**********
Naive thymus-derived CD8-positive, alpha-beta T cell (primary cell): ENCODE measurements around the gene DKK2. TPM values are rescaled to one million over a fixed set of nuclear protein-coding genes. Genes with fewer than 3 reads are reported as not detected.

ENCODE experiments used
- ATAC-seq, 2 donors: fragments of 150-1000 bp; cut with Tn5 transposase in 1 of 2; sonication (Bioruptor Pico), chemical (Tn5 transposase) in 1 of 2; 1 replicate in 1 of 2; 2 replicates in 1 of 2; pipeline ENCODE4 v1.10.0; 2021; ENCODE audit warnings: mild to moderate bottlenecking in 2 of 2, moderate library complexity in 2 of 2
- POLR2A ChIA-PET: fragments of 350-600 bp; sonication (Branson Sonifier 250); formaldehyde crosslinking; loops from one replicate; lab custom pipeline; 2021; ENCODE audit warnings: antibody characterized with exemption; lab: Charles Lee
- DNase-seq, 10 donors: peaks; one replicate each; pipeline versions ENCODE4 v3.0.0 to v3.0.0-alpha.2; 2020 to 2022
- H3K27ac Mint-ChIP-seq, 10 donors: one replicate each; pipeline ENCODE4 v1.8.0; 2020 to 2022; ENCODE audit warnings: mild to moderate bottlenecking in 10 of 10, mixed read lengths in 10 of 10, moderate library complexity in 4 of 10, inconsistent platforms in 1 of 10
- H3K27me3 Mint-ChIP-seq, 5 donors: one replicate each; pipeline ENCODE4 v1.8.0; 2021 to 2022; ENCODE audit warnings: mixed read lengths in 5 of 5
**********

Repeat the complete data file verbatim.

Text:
Naive thymus-derived CD8-positive, alpha-beta T cell (primary cell): ENCODE measurements around the gene DKK2. TPM values are rescaled to one million over a fixed set of nuclear protein-coding genes. Genes with fewer than 3 reads are reported as not detected.

ENCODE experiments used
- ATAC-seq, 2 donors: fragments of 150-1000 bp; cut with Tn5 transposase in 1 of 2; sonication (Bioruptor Pico), chemical (Tn5 transposase) in 1 of 2; 1 replicate in 1 of 2; 2 replicates in 1 of 2; pipeline ENCODE4 v1.10.0; 2021; ENCODE audit warnings: mild to moderate bottlenecking in 2 of 2, moderate library complexity in 2 of 2
- POLR2A ChIA-PET: fragments of 350-600 bp; sonication (Branson Sonifier 250); formaldehyde crosslinking; loops from one replicate; lab custom pipeline; 2021; ENCODE audit warnings: antibody characterized with exemption; lab: Charles Lee
- DNase-seq, 10 donors: peaks; one replicate each; pipeline versions ENCODE4 v3.0.0 to v3.0.0-alpha.2; 2020 to 2022
- H3K27ac Mint-ChIP-seq, 10 donors: one replicate each; pipeline ENCODE4 v1.8.0; 2020 to 2022; ENCODE audit warnings: mild to moderate bottlenecking in 10 of 10, mixed read lengths in 10 of 10, moderate library complexity in 4 of 10, inconsistent platforms in 1 of 10
- H3K27me3 Mint-ChIP-seq, 5 donors: one replicate each; pipeline ENCODE4 v1.8.0; 2021 to 2022; ENCODE audit warnings: mixed read lengths in 5 of 5